Volume 28 - Article 31 | Pages 881–916

Does his paycheck also matter?: The socioeconomic resources of co-residential partners and entry into parenthood in Finland

By Marika Jalovaara, Anneli Miettinen

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Date received:22 Nov 2012
Date published:19 Apr 2013
Word count:7766
Keywords:childbearing, fertility, Finland, men, socioeconomic differentials, unions


Background: Previous research on fertility has focused on women, and less attention has been paid to men and couples.

Objective: The aim of this study is to examine how the socioeconomic resources of cohabiting and married partners affect entry into parenthood in a relatively gender-egalitarian welfare society.

Methods: The study is based on Finnish register data and uses event-history analysis to predict first births from both partners’ socioeconomic characteristics.

Results: The results show that each partner being employed (as opposed to studying) and having a higher income seems to encourage entry into parenthood. As compared to employed couples, either partner being currently unemployed or having recent spells of unemployment had very weak effects, whereas either partner being economically inactive seems to discourage childbearing. Although the resources of male partners also have an effect, the female partner’s situation appears to be equally or even more influential. The effects of female partners’ characteristics are almost as great when male characteristics are controlled as when they are not, and women’s and men’s characteristics do not interact with each other. Moreover, with regard to income and educational attainment beyond age 30, for example, the woman’s resources have a stronger positive effect than the resources of the male partner.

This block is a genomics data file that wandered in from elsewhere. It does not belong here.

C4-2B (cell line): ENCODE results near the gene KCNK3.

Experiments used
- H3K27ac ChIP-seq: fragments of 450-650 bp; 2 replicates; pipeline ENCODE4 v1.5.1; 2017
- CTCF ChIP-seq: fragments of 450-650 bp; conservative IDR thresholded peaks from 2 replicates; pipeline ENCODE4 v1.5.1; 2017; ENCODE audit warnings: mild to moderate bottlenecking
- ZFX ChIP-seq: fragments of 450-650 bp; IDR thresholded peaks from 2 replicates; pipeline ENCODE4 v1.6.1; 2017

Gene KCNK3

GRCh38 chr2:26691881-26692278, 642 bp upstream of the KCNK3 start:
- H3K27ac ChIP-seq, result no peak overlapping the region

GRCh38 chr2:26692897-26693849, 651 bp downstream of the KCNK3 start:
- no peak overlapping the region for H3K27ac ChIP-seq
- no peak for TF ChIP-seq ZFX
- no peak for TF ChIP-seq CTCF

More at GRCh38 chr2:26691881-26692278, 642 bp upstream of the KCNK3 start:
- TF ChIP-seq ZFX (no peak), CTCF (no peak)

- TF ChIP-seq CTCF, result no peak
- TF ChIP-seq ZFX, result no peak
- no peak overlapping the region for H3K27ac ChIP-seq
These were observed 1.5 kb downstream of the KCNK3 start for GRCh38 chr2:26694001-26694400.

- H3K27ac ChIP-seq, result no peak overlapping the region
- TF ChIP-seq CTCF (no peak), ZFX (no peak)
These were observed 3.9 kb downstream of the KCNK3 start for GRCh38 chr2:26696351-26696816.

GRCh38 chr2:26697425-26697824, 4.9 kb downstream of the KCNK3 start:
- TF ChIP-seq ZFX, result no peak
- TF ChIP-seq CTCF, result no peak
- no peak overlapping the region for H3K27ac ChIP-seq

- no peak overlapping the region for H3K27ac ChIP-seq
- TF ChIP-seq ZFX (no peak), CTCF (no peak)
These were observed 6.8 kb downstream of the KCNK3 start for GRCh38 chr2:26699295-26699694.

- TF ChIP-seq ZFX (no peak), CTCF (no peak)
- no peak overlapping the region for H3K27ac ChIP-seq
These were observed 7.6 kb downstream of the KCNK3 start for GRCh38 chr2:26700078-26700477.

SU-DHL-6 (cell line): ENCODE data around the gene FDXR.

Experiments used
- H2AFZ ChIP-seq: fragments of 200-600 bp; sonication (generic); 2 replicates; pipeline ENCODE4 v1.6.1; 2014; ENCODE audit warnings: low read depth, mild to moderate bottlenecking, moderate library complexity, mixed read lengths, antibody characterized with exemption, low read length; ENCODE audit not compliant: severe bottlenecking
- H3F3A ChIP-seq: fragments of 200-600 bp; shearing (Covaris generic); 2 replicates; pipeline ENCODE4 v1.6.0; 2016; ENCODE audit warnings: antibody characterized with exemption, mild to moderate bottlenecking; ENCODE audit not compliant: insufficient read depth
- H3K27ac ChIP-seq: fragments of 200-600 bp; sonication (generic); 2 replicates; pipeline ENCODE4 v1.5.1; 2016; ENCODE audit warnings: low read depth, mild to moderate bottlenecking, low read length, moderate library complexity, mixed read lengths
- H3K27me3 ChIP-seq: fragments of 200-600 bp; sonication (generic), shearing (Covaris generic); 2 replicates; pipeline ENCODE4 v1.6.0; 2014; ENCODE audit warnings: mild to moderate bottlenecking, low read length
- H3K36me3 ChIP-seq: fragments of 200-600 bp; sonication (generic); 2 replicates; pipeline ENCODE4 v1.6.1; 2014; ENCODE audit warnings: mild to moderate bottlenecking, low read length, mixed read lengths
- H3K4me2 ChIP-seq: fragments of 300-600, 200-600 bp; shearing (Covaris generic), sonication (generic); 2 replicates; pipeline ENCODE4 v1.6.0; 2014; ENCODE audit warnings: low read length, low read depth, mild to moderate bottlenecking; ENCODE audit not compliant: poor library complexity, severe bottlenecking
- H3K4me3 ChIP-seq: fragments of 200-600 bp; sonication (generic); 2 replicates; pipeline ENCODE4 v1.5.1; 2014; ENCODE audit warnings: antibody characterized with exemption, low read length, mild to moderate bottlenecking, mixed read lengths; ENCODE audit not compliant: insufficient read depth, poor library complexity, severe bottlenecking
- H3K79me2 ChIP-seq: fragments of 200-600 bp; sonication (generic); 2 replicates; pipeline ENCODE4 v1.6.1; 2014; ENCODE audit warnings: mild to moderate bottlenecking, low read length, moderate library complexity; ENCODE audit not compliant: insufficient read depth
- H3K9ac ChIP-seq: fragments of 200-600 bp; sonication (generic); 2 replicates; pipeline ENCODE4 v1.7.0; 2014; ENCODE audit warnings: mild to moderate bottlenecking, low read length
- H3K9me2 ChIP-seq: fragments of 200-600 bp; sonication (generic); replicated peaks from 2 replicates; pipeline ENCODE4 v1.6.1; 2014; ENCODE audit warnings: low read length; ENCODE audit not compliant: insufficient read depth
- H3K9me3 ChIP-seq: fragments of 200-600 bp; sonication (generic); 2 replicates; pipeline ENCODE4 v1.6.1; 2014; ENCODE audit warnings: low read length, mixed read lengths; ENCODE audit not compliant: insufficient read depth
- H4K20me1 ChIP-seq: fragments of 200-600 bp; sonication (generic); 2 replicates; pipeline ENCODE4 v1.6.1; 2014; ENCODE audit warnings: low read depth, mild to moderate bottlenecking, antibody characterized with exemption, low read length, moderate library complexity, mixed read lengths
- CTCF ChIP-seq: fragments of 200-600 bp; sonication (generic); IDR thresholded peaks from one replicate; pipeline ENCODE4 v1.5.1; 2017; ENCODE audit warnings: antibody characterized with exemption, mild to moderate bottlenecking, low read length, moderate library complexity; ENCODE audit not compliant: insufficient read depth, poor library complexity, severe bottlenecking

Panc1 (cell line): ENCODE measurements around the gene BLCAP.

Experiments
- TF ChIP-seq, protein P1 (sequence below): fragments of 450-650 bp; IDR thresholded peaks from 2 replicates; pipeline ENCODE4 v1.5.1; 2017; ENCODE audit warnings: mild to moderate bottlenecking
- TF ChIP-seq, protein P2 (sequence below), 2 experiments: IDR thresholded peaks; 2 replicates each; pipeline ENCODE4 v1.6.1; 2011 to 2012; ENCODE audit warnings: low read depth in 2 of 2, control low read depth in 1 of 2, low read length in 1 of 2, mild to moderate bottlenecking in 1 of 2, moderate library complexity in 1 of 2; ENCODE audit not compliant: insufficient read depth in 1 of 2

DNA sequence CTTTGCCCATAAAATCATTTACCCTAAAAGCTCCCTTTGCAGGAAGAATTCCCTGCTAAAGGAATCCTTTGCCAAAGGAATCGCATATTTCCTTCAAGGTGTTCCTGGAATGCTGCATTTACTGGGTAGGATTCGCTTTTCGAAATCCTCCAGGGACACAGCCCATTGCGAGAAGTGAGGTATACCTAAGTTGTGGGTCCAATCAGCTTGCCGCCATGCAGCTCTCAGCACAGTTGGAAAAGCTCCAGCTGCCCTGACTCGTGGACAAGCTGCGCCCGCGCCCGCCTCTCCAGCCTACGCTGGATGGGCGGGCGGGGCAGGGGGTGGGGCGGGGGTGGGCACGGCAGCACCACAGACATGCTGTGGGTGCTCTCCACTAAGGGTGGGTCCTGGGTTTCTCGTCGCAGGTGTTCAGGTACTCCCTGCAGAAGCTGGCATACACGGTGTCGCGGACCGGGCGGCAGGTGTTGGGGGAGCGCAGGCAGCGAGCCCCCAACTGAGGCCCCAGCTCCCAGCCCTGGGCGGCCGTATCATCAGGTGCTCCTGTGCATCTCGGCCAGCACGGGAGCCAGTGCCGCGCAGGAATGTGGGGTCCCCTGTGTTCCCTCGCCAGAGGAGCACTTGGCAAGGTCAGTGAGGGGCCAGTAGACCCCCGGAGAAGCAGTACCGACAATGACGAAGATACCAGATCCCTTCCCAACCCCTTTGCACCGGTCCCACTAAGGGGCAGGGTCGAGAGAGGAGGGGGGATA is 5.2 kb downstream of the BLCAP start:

Conclusions: Together with several previous studies from the Nordic countries, this study lends support to the idea that the influence of women’s and men’s economic resources on family formation are perhaps much more symmetrical than conventional theories suggest.

Comments: The significance of women's own resources, net of the male partner’s resources, suggests that previous studies have not overestimated their positive impact.

Author's Affiliation

Marika Jalovaara - Turun Yliopisto (University of Turku), Finland [Email]
Anneli Miettinen - Väestöliitto (Population Research Institute), Finland [Email]

Other articles by the same author/authors in Demographic Research

» Homeownership after separation: A longitudinal analysis of Finnish register data
Volume 41 - Article 29

» Social policies, separation, and second birth spacing in Western Europe
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» From never partnered to serial cohabitors: Union trajectories to childlessness
Volume 36 - Article 55

» Are there gender differences in family trajectories by education in Finland?
Volume 33 - Article 44

» Homogamy in socio-economic background and education, and the dissolution of cohabiting unions
Volume 30 - Article 65

» Recent fertility patterns of Finnish women by union status: A descriptive account
Volume 28 - Article 14

» Gender equality and fertility intentions revisited: Evidence from Finland
Volume 24 - Article 20

» A review of the antecedents of union dissolution
Volume 23 - Article 10

» Socioeconomic differentials in divorce risk by duration of marriage
Volume 7 - Article 16

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